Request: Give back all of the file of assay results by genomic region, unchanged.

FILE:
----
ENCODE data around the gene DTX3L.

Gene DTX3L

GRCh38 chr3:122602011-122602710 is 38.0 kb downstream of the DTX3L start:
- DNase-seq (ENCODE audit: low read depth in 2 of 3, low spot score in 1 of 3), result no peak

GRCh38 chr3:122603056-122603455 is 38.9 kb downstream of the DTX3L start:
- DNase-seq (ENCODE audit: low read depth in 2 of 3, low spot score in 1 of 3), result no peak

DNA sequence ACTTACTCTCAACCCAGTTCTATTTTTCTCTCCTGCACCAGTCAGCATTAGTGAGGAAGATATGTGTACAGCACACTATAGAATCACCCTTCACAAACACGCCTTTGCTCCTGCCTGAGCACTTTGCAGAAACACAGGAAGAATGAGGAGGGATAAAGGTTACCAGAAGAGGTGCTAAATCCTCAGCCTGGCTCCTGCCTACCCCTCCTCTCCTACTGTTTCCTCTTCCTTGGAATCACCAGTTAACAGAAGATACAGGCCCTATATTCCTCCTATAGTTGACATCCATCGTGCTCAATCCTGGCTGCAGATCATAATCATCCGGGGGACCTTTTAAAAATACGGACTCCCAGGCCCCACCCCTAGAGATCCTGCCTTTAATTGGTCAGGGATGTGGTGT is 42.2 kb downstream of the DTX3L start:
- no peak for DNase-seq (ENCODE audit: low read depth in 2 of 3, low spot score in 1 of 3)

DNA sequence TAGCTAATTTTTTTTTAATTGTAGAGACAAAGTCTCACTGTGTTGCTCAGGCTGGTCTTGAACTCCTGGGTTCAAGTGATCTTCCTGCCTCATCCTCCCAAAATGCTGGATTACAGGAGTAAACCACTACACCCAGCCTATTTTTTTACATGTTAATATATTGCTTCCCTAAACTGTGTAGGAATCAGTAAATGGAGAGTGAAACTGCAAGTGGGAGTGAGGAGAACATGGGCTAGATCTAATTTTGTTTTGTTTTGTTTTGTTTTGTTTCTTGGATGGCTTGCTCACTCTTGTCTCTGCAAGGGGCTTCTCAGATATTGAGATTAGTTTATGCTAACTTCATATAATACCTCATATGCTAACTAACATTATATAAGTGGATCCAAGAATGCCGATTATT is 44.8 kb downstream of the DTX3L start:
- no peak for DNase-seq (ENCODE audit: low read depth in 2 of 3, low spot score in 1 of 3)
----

ENCODE data around the gene DTX3L.

Gene DTX3L

GRCh38 chr3:122602011-122602710 is 38.0 kb downstream of the DTX3L start:
- DNase-seq (ENCODE audit: low read depth in 2 of 3, low spot score in 1 of 3), result no peak

GRCh38 chr3:122603056-122603455 is 38.9 kb downstream of the DTX3L start:
- DNase-seq (ENCODE audit: low read depth in 2 of 3, low spot score in 1 of 3), result no peak

DNA sequence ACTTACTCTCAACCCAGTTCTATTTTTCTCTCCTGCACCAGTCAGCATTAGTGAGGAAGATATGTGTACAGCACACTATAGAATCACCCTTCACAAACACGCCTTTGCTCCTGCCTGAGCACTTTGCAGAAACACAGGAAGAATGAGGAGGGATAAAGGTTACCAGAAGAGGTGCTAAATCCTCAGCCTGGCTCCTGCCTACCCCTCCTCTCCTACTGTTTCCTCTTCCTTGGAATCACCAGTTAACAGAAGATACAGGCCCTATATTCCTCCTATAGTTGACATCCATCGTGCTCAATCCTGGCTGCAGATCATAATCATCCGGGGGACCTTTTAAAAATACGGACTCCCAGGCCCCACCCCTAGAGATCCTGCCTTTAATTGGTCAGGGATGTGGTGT is 42.2 kb downstream of the DTX3L start:
- no peak for DNase-seq (ENCODE audit: low read depth in 2 of 3, low spot score in 1 of 3)

DNA sequence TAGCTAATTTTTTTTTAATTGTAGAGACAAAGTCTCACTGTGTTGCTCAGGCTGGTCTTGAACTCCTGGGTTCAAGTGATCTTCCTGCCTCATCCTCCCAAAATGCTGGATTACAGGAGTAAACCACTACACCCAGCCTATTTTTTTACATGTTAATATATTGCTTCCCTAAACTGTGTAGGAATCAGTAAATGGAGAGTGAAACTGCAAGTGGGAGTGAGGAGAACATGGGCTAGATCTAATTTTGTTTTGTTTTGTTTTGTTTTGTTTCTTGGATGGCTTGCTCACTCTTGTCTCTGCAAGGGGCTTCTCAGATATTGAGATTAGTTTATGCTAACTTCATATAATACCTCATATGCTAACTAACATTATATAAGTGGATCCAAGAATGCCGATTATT is 44.8 kb downstream of the DTX3L start:
- no peak for DNase-seq (ENCODE audit: low read depth in 2 of 3, low spot score in 1 of 3)